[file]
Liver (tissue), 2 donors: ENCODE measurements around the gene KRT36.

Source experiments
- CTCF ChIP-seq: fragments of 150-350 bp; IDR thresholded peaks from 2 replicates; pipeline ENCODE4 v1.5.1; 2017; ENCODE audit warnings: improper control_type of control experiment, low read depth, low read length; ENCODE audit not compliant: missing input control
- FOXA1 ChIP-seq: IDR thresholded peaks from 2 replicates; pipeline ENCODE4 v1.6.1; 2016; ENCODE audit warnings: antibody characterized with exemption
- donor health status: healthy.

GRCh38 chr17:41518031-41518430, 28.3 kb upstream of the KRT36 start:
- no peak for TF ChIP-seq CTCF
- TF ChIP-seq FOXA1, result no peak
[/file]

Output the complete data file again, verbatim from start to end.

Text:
Liver (tissue), 2 donors: ENCODE measurements around the gene KRT36.

Source experiments
- CTCF ChIP-seq: fragments of 150-350 bp; IDR thresholded peaks from 2 replicates; pipeline ENCODE4 v1.5.1; 2017; ENCODE audit warnings: improper control_type of control experiment, low read depth, low read length; ENCODE audit not compliant: missing input control
- FOXA1 ChIP-seq: IDR thresholded peaks from 2 replicates; pipeline ENCODE4 v1.6.1; 2016; ENCODE audit warnings: antibody characterized with exemption
- donor health status: healthy.

GRCh38 chr17:41518031-41518430, 28.3 kb upstream of the KRT36 start:
- no peak for TF ChIP-seq CTCF
- TF ChIP-seq FOXA1, result no peak